Monday, July 13, 2009

Sixth Sunday in Trinity Season: Job 32-37

Opening Prayer: O God of our Fathers, please bless Your word now, teach us, correct us, train us in justice that we may be fully equipped for every good work. Through Jesus Christ our Lord, Amen.

Last week we saw how Job emerges as a king in the midst of his trials. Job speaks the wisdom of nobility from the dust and ashes. This nobility is not a self-righteous pride; it is faith and hope in the God of the resurrection. Today we consider the last satan, a fourth accuser who rises against Job, the young man, Elihu. Elihu is a complex character in some ways; and many commentators have disagreed over him.

Elihu’s First Speech
Elihu is the son of Barachel the Buzite, of the family of Ram (32:1). Elihu is a Hebrew whose name means, “He is my God,” closely related to the name Elijah. Elihu is furious that Job thought his righteousness was greater than God’s (32:2). Elihu is also furious with the three friends who have not found any answer to Job’s assertions and condemned Job (32:3). He is a young man who says that he has been listening and waiting for an appropriate opportunity to speak (32:4-14). He says that he will speak now since they have no more words to speak (32:15-16). He, on the other hand, is pregnant with words, and he will constrain the wind in his belly to rip open (32:18-19). Elihu insists that he is the answer to Job’s request. He is Job’s mouth before God (33:8). He insists that he is upright, and that it is the Wind/Spirit of God that flows through him (33:2-5). Elihu says that Job is not right to insist that he is innocent (33:8-12). God speaks sufficiently (33:12-18), and He even sends messengers so that after chastening a man, a man’s righteousness may be restored to him if he confesses his sins (33:13-30).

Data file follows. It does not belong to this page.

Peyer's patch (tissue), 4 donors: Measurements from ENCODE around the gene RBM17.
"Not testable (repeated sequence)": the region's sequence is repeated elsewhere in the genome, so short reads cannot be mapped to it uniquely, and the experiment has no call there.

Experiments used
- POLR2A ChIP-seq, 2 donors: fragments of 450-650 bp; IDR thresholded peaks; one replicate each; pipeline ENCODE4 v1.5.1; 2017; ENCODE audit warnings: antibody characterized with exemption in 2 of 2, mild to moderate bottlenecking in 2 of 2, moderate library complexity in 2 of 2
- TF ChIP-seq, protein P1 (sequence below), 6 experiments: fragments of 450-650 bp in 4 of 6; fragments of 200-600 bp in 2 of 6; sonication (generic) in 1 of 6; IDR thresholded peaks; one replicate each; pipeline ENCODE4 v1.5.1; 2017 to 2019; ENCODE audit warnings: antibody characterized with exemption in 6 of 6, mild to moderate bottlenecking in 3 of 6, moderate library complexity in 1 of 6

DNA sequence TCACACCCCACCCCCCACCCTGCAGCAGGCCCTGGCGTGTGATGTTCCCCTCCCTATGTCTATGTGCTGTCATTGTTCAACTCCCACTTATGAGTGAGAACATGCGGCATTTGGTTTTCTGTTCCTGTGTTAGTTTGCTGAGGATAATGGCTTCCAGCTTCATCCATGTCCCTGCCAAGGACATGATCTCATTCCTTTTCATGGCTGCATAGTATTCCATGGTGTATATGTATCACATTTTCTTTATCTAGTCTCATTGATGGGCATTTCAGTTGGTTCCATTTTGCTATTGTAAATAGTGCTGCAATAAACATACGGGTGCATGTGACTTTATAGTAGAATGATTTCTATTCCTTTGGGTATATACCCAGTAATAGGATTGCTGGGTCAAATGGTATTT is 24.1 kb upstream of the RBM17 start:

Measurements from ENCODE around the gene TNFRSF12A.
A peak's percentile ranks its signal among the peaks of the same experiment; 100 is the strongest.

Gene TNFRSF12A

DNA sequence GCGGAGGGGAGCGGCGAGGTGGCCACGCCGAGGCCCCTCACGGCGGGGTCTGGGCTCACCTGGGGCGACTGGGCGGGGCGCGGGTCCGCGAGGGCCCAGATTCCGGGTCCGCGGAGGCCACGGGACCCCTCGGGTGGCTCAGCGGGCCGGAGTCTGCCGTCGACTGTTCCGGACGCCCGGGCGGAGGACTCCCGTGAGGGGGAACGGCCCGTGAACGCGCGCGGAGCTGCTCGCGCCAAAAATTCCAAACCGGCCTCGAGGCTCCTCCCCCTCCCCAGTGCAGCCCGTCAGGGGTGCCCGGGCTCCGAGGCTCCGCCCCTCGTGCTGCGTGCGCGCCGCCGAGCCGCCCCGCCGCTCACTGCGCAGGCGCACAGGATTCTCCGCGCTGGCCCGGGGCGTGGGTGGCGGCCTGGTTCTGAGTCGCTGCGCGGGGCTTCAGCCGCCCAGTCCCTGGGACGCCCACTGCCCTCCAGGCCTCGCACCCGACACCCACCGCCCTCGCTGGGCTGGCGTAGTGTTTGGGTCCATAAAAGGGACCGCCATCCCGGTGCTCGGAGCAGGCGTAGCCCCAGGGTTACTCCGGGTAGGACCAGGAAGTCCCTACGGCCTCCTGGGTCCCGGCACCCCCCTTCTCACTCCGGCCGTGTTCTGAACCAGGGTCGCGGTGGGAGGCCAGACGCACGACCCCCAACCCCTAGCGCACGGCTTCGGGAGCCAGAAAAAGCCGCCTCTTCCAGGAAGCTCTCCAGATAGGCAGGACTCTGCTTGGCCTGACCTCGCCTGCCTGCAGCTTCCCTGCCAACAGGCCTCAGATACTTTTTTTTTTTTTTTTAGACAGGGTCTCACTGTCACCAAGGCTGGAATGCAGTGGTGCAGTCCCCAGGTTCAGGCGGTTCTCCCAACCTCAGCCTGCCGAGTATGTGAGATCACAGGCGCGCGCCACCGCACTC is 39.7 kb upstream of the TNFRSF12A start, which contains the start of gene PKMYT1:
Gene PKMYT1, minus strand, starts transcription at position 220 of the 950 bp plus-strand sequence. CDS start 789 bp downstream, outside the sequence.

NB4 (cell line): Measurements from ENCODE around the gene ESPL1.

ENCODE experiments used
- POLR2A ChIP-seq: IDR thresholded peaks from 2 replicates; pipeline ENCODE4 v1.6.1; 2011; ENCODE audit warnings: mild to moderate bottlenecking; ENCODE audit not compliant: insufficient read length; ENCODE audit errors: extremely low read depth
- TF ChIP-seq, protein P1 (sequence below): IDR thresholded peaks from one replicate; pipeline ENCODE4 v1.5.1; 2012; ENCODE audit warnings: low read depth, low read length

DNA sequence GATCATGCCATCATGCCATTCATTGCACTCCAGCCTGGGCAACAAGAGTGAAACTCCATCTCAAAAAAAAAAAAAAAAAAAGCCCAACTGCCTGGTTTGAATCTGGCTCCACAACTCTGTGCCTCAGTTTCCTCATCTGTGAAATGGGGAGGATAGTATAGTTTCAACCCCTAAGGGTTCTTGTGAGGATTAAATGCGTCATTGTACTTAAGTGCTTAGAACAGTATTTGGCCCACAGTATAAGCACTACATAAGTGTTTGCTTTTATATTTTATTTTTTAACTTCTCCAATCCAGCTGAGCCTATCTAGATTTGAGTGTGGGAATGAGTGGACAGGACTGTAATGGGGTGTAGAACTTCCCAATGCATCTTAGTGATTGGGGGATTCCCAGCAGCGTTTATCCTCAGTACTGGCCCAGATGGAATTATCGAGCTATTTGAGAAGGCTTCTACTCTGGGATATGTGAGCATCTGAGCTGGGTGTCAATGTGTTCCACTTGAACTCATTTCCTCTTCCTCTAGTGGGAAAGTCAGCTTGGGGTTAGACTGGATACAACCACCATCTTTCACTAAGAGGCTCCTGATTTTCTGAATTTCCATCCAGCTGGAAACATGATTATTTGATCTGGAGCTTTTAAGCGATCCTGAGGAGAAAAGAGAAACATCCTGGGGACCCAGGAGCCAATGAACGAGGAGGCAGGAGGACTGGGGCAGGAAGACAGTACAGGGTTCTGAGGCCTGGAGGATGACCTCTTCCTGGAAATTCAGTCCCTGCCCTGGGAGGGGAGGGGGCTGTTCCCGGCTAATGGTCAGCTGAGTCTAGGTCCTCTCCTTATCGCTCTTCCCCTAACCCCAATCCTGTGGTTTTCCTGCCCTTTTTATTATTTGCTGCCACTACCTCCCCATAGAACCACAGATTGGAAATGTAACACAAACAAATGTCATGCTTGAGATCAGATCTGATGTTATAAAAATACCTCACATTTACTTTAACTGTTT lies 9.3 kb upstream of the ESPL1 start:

Elihu’s Second Speech
Elihu says that it is not fitting for a wicked king to act as a judge (34:17), but not just anyone can point this inconsistency out (34:18). Therefore, it is God who providentially enacts this justice (34:10-11, 19-22). In other words, God has judged Job as wicked and there is no need for an appeal (34:23). Job is a wicked king, and God has revealed this openly to all (34:24-37).

Elihu’s Third Speech
Elihu says that Job is necessarily implying that he is more righteous than God because he says that it doesn’t matter if he is righteous or not (35:2-3, cf. 34:5-9). Elihu tries to answer Job by asking how anything we do (righteous or wicked) really affects God (35:4-8). In particular, He is under no obligation to answer prideful men, and the fact that He does not answer does not impugn His justice (35:9-16).

Elihu’s Fourth Speech
Again, Elihu claims to speak on behalf of God (36:2). His knowledge is perfect (36:4). Elihu repeats what the other friends have argued but applies it specifically to kings like Job (36:5-21). Elihu even seems to agree with Job in the abstract when he says that God’s eyes are on the righteous, and that they remain on the throne with (righteous) kings (36:7). But when calamity falls on even an apparently righteous king, Elihu is forced to conclude that he was actually wicked. Elihu reminds Job that God is great and mighty, and he illustrates God’s greatness with the image of a terrific thunder storm (36:26-37:13). Elihu tells Job to consider the Storm (37:14-18): does he really think he can speak to the Storm (37:19-22). God is a mighty storm: we cannot speak to Him and we cannot find Him (37:23). He is a righteous storm; that should be enough (37:24). But 38:1-2 is a fairly decisive answer.